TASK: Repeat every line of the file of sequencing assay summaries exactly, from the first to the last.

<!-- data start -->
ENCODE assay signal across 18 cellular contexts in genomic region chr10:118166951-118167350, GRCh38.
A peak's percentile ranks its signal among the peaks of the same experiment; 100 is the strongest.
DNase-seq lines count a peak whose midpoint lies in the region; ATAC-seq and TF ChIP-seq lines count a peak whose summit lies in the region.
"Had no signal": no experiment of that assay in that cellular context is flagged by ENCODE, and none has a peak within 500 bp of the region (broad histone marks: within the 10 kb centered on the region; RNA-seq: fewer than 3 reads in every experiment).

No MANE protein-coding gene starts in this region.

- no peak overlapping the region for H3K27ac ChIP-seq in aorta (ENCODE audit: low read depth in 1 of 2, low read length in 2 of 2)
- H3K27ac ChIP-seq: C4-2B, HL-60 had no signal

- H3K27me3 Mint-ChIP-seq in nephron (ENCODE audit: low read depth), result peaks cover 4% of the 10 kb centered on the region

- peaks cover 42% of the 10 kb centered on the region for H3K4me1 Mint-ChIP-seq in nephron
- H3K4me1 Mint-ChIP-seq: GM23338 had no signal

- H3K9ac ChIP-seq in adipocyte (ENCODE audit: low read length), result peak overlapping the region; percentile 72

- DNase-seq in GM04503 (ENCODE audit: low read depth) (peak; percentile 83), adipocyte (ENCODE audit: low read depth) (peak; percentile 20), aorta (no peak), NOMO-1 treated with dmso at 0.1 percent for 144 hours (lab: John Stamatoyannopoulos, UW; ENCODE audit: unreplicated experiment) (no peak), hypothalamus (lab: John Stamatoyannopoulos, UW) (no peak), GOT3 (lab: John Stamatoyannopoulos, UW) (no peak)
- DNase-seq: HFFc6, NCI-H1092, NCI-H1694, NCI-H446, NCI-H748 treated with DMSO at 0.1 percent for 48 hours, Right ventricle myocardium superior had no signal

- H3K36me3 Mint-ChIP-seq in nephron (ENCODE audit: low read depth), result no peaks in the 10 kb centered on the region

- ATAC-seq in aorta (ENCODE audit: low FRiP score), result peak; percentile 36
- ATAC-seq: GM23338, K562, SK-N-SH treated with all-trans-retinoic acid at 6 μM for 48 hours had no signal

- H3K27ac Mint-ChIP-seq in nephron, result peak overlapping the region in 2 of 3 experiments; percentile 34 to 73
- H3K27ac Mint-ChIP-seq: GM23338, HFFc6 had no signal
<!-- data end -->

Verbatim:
ENCODE assay signal across 18 cellular contexts in genomic region chr10:118166951-118167350, GRCh38.
A peak's percentile ranks its signal among the peaks of the same experiment; 100 is the strongest.
DNase-seq lines count a peak whose midpoint lies in the region; ATAC-seq and TF ChIP-seq lines count a peak whose summit lies in the region.
"Had no signal": no experiment of that assay in that cellular context is flagged by ENCODE, and none has a peak within 500 bp of the region (broad histone marks: within the 10 kb centered on the region; RNA-seq: fewer than 3 reads in every experiment).

No MANE protein-coding gene starts in this region.

- no peak overlapping the region for H3K27ac ChIP-seq in aorta (ENCODE audit: low read depth in 1 of 2, low read length in 2 of 2)
- H3K27ac ChIP-seq: C4-2B, HL-60 had no signal

- H3K27me3 Mint-ChIP-seq in nephron (ENCODE audit: low read depth), result peaks cover 4% of the 10 kb centered on the region

- peaks cover 42% of the 10 kb centered on the region for H3K4me1 Mint-ChIP-seq in nephron
- H3K4me1 Mint-ChIP-seq: GM23338 had no signal

- H3K9ac ChIP-seq in adipocyte (ENCODE audit: low read length), result peak overlapping the region; percentile 72

- DNase-seq in GM04503 (ENCODE audit: low read depth) (peak; percentile 83), adipocyte (ENCODE audit: low read depth) (peak; percentile 20), aorta (no peak), NOMO-1 treated with dmso at 0.1 percent for 144 hours (lab: John Stamatoyannopoulos, UW; ENCODE audit: unreplicated experiment) (no peak), hypothalamus (lab: John Stamatoyannopoulos, UW) (no peak), GOT3 (lab: John Stamatoyannopoulos, UW) (no peak)
- DNase-seq: HFFc6, NCI-H1092, NCI-H1694, NCI-H446, NCI-H748 treated with DMSO at 0.1 percent for 48 hours, Right ventricle myocardium superior had no signal

- H3K36me3 Mint-ChIP-seq in nephron (ENCODE audit: low read depth), result no peaks in the 10 kb centered on the region

- ATAC-seq in aorta (ENCODE audit: low FRiP score), result peak; percentile 36
- ATAC-seq: GM23338, K562, SK-N-SH treated with all-trans-retinoic acid at 6 μM for 48 hours had no signal

- H3K27ac Mint-ChIP-seq in nephron, result peak overlapping the region in 2 of 3 experiments; percentile 34 to 73
- H3K27ac Mint-ChIP-seq: GM23338, HFFc6 had no signal